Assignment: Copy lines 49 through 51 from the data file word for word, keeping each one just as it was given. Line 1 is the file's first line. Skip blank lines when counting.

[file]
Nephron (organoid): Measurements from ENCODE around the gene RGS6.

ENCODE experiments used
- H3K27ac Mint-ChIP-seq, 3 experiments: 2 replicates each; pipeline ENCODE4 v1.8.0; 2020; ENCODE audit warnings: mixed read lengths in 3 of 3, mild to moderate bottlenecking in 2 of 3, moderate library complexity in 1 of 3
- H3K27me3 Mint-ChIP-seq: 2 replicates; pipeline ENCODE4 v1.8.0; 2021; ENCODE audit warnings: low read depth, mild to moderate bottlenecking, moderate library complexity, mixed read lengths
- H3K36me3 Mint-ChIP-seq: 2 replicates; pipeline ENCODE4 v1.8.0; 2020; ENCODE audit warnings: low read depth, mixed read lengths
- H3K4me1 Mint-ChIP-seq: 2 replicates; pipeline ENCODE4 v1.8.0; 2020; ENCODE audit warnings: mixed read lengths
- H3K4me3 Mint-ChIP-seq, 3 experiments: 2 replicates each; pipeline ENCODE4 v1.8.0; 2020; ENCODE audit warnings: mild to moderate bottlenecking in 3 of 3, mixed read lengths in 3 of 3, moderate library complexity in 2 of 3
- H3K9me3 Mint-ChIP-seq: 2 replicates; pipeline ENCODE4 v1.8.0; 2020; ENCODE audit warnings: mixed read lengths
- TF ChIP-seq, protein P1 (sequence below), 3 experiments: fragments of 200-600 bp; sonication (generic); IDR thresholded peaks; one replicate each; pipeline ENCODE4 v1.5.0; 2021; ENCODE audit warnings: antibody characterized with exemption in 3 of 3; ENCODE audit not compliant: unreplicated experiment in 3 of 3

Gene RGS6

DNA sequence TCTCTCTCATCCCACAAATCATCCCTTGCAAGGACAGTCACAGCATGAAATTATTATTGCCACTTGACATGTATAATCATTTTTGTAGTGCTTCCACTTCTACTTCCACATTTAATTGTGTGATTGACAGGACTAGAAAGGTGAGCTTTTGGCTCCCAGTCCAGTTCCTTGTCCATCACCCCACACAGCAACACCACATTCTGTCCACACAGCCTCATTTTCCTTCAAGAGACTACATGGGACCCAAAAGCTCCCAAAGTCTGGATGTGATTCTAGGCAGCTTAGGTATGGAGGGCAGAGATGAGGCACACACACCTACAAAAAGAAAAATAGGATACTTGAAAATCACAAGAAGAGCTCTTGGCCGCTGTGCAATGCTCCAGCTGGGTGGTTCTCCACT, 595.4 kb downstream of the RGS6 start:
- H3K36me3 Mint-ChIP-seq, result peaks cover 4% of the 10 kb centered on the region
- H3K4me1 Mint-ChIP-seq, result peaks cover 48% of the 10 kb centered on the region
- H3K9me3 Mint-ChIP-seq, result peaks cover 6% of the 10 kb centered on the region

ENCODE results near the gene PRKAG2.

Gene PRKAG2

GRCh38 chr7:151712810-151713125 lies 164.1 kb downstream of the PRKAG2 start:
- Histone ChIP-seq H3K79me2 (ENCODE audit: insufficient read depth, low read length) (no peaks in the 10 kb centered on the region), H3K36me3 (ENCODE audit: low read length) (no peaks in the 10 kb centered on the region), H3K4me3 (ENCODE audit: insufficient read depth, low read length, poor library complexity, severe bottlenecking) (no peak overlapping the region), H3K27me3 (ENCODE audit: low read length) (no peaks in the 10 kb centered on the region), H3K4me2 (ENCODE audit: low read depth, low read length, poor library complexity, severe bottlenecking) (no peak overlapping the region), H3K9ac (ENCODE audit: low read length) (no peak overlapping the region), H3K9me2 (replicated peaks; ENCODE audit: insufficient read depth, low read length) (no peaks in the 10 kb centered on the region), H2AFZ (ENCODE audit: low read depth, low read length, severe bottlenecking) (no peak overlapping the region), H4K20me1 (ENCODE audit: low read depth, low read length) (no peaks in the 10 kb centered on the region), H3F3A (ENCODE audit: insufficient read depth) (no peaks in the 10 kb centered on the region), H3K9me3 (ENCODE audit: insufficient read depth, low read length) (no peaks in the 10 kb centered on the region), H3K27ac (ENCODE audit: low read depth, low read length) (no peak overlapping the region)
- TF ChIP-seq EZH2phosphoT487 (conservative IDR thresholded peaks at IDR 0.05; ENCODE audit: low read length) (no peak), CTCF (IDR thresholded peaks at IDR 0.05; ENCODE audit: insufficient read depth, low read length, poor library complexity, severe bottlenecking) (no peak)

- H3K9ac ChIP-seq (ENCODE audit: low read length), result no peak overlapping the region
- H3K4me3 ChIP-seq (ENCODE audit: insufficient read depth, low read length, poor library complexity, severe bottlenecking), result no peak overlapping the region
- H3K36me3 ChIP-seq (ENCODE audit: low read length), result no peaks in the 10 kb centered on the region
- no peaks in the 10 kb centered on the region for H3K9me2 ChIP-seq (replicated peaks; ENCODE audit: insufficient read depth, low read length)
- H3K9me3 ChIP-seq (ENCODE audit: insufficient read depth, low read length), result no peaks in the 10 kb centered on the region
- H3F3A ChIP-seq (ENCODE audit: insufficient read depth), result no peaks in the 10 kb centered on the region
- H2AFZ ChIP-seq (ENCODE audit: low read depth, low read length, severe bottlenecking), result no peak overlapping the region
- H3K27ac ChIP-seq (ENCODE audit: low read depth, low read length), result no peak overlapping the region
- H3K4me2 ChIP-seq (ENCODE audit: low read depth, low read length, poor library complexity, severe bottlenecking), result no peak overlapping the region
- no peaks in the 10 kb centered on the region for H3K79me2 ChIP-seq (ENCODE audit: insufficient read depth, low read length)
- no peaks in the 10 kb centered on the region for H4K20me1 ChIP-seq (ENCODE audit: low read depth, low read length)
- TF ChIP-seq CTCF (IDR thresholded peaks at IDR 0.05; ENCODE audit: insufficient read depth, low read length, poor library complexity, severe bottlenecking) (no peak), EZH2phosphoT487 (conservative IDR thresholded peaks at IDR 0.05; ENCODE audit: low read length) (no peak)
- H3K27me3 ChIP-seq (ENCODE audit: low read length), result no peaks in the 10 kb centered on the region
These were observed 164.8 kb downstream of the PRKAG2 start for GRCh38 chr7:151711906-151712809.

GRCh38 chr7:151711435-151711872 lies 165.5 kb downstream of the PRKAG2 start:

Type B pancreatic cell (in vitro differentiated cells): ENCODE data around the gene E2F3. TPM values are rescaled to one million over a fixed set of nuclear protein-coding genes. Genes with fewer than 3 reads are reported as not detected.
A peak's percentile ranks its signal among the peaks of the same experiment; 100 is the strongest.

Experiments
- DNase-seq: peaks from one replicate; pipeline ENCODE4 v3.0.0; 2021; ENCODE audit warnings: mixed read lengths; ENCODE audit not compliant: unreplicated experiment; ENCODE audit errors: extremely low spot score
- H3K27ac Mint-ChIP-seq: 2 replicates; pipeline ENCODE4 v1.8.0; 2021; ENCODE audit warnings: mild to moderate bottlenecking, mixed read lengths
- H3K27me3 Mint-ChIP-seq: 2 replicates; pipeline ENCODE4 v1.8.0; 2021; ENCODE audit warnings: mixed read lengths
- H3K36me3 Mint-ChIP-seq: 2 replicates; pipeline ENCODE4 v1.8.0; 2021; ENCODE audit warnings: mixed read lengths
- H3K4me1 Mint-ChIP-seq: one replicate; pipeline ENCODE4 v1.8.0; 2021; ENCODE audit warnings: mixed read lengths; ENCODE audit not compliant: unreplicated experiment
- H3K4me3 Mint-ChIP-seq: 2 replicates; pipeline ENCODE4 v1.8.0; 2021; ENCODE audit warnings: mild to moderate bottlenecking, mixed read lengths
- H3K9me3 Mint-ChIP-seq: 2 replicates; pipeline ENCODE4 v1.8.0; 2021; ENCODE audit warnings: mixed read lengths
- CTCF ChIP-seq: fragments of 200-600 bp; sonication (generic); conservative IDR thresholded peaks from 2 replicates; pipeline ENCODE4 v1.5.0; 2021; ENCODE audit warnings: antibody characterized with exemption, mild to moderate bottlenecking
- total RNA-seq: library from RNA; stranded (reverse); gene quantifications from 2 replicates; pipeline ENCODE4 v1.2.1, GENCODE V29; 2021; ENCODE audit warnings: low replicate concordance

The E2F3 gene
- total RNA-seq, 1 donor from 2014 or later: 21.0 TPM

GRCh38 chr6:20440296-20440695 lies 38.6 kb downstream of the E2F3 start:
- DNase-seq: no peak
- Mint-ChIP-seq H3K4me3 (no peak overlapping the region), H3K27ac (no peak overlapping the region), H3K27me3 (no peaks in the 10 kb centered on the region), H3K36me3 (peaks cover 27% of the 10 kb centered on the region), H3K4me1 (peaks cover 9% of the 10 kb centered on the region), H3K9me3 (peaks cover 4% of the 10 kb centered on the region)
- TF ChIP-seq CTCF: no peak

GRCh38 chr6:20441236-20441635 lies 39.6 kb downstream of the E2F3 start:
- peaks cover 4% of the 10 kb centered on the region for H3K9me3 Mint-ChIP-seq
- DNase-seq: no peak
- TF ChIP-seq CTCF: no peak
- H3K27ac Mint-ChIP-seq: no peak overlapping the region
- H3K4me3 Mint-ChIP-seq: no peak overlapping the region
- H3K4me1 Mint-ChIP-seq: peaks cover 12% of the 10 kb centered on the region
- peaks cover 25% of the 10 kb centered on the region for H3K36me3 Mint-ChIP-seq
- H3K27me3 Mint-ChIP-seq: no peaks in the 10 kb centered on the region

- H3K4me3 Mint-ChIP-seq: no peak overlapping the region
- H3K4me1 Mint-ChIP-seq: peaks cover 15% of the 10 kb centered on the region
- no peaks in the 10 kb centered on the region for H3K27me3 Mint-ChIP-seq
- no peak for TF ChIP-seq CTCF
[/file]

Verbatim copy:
GRCh38 chr6:20440296-20440695 lies 38.6 kb downstream of the E2F3 start:
- DNase-seq: no peak
- Mint-ChIP-seq H3K4me3 (no peak overlapping the region), H3K27ac (no peak overlapping the region), H3K27me3 (no peaks in the 10 kb centered on the region), H3K36me3 (peaks cover 27% of the 10 kb centered on the region), H3K4me1 (peaks cover 9% of the 10 kb centered on the region), H3K9me3 (peaks cover 4% of the 10 kb centered on the region)